A College Senior’s Senior Crisis

Flickr / KT King
Flickr / KT King

Being a senior in college has put a lot into perspective for me. I’m getting ready to enter the real world. I’m gaining more knowledge about life. I’m working to achieve my goals and towards a future career. I’m a responsible young adult with the whole world at my fingertips! And I am lying to myself. I just feel old and wake up everyday wishing to be a young again.

Now you may say “that’s ridiculous! You’re the ripe ‘old’ age of 21!” This is true. At this age, we are in the prime of our lives. Most people my age are in college and many are living away from home. This means they are pictured to society as adults yet can make the decision to eat ice cream for dinner every night because “Why not? No one is around to tell me no. I’m an adult!”

Yet there are some occurrences going on that make me realize I’m really not a kid anymore and this is a little more than unsettling. I’m not talking about credit card bills that need to be paid. I’m not talking about the fact that I’ll never be the youngest at school again (actually, this is probably a good thing.) I’m talking about the fact that I, and many other people my age, are entering adulthood and turns out, it wasn’t really what we expected. Are we ready to get hit with this thesis paper sized dose of reality? Nope.

I think this all starts out if you go away to college. You think, “Yeah, I am out of the house! I can do whatever I want! No one is here to tell me no!” Don’t be ashamed to admit you thought this, I can admit that I definitely did. This idea lasted a whole two weeks until I ate all the food in my room and was already sick of Easy-Mac and Ramen noodles.

Then I got a cold (because who in college isn’t plagued with a nasty-never-getting-rid-of-cough) and called my mom approximately 17 times a day for a week because I didn’t know what medicine to take and if I could mix cough syrup and decongestions. I’d like to think of myself as responsible, but let’s all face it, sometimes, we just don’t know how to take care of ourselves.

As college goes on and you get older, another milestone approaches. The biggest of all birthday celebrations. The one you have been waiting for. The 21st birthday. This marks the start of your real adult life. You can do anything. You can go anywhere. You can… empty out your bank account in less time than you were at the bar.

I turned 21 pretty recently and I quickly learned that as fun as it is, no one ever tells you how expensive this life will be. Maybe they don’t want to put a damper on your night. Maybe they don’t want to tell you that it, for the most part, is the end of fun birthday ages. What is there to do now? Nothing, except pretend your 22nd birthday is your 21st again. Happy year anniversary of your 21st birthday! What is there to look forward too after this? 30?!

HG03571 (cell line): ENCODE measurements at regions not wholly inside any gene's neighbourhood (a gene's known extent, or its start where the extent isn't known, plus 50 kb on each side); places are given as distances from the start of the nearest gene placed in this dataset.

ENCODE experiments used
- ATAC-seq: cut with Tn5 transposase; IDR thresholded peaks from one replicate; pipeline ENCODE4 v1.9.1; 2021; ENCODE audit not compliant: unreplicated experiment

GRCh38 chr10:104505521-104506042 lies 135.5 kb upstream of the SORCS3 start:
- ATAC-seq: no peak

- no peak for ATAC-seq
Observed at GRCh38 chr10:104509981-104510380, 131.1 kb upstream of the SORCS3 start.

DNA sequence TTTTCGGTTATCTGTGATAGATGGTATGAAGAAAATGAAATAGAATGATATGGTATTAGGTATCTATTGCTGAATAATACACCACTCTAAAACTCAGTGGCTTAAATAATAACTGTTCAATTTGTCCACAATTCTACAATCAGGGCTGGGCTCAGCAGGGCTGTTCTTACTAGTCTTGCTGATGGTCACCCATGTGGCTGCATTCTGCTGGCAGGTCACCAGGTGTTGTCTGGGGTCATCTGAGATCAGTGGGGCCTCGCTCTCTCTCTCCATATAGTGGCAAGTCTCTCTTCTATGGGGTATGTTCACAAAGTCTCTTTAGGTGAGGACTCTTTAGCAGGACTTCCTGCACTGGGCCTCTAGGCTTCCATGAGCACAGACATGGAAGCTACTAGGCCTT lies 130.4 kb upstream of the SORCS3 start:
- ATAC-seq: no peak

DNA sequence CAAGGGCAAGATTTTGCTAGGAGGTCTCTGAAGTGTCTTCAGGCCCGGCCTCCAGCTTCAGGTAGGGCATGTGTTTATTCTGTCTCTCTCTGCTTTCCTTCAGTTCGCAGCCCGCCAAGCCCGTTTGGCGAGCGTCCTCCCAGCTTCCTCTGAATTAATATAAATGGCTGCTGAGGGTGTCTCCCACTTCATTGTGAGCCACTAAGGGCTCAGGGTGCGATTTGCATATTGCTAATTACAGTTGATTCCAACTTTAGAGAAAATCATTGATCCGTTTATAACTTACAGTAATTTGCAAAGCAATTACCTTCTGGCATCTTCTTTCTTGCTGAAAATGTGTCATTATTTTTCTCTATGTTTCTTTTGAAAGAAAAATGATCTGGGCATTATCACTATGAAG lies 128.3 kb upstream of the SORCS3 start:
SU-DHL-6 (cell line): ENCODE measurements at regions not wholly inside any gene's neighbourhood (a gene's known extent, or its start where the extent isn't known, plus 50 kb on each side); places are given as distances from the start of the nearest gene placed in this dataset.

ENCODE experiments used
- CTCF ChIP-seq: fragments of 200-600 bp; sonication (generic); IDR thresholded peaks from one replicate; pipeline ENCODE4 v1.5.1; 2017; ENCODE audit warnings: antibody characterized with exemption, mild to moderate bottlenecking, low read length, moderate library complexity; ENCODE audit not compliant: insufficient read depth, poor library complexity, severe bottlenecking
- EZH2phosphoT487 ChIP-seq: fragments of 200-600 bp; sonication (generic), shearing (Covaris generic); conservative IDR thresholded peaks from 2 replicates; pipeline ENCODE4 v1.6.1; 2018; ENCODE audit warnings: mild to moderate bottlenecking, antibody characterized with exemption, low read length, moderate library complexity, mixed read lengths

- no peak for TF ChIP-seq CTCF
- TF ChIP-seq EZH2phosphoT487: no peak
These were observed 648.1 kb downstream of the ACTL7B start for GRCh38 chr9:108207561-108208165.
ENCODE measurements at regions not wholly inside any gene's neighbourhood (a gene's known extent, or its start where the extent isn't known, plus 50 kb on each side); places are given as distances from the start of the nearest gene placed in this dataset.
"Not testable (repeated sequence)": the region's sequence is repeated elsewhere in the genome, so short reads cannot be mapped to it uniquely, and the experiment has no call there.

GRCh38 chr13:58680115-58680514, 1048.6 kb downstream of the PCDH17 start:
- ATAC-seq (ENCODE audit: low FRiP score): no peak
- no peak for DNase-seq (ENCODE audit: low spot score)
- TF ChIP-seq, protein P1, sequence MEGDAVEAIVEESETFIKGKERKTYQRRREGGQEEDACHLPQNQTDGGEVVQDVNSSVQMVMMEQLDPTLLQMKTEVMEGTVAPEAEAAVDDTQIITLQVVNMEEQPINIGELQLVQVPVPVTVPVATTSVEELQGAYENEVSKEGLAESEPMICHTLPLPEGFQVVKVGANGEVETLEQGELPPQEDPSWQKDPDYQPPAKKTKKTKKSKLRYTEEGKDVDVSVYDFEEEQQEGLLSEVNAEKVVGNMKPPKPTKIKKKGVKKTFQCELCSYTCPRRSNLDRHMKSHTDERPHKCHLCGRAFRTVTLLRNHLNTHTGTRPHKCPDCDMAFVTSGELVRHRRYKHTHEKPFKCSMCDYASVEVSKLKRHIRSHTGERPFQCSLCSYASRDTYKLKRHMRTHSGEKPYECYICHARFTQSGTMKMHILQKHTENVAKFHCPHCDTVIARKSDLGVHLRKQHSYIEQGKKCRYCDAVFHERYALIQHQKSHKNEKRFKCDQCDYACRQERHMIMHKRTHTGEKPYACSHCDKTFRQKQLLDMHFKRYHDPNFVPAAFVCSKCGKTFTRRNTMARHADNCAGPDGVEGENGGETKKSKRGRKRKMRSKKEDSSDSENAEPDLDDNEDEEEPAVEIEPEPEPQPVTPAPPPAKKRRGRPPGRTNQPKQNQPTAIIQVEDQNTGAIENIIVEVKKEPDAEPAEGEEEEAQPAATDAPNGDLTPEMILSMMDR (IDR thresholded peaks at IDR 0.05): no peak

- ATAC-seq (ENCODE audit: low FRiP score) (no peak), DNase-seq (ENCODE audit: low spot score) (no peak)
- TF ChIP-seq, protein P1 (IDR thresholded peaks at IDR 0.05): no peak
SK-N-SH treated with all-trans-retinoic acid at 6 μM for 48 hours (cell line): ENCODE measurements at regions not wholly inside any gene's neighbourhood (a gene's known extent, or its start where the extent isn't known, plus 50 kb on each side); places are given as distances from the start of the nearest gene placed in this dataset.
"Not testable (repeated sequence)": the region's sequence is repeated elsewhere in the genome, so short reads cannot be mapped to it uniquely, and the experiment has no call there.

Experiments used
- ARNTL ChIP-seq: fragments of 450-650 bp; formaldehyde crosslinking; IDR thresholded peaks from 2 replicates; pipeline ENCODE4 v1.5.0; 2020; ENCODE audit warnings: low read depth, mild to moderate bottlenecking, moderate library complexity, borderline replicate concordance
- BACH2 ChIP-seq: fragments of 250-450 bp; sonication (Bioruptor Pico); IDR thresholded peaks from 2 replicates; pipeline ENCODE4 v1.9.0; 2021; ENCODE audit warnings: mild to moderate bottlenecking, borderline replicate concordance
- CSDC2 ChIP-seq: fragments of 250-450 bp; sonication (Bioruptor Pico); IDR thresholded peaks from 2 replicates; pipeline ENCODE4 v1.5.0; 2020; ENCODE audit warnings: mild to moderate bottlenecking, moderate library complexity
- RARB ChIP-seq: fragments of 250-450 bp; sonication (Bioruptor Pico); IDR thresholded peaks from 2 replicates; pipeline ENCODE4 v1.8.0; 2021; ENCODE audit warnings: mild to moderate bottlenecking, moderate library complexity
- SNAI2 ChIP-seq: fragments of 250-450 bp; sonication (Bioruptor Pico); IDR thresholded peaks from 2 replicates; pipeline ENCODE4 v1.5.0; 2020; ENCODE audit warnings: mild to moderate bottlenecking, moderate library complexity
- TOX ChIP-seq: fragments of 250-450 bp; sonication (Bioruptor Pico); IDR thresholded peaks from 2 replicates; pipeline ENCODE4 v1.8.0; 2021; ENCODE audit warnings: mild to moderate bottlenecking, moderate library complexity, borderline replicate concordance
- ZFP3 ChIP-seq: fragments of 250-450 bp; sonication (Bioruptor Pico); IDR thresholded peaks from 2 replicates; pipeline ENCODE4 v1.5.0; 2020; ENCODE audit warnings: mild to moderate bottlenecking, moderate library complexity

Now, when I say “I feel old” it’s not because I actually think I’m old. 21 years of life is not a long time. But when you’re at your local frat party and everyone around you is in mini-skirts and crop tops and you don’t even own a mini skirt anymore, you feel old. When you drink that sweet-mix of 10 different alcohols and think “I used to do this all the time as a freshman and wake up fine!” then spend the whole next day hung over and realize you just can’t hang anymore, you feel old.

When all the freshman can go out on a Monday and you’re like “What?! How?! Don’t you people have work to do?!” you feel old. This past year I’ve realized that there is a huge difference between the age of 18 and the age of 21. And that difference is simply being an adult.

When I was younger, I couldn’t wait to grow up. I couldn’t wait to be able to drive, have my own home, and get a real job. Now all I want is to be young again and have no responsibilities, no work to do, no deadlines to meet, and no worries. Even if I can’t transform back into my 10 year old self, I’ll take being a freshman and starting college again, the whole world being at my pre-freshman 15 fingertips. We are all in such a rush to be get older but once we get to that point, we are stuck being adults for the rest of our lives.

Childhood (and freshman year of college) goes fast, and getting older isn’t all it’s cracked up to be. The only thing we can do is make the most of it, and work to be the best possible adult version of ourselves we can be. Even if you don’t have it all together like you thought you might at this age, at least you can realize one thing: 21 really isn’t old after all. Thought Catalog Logo Mark

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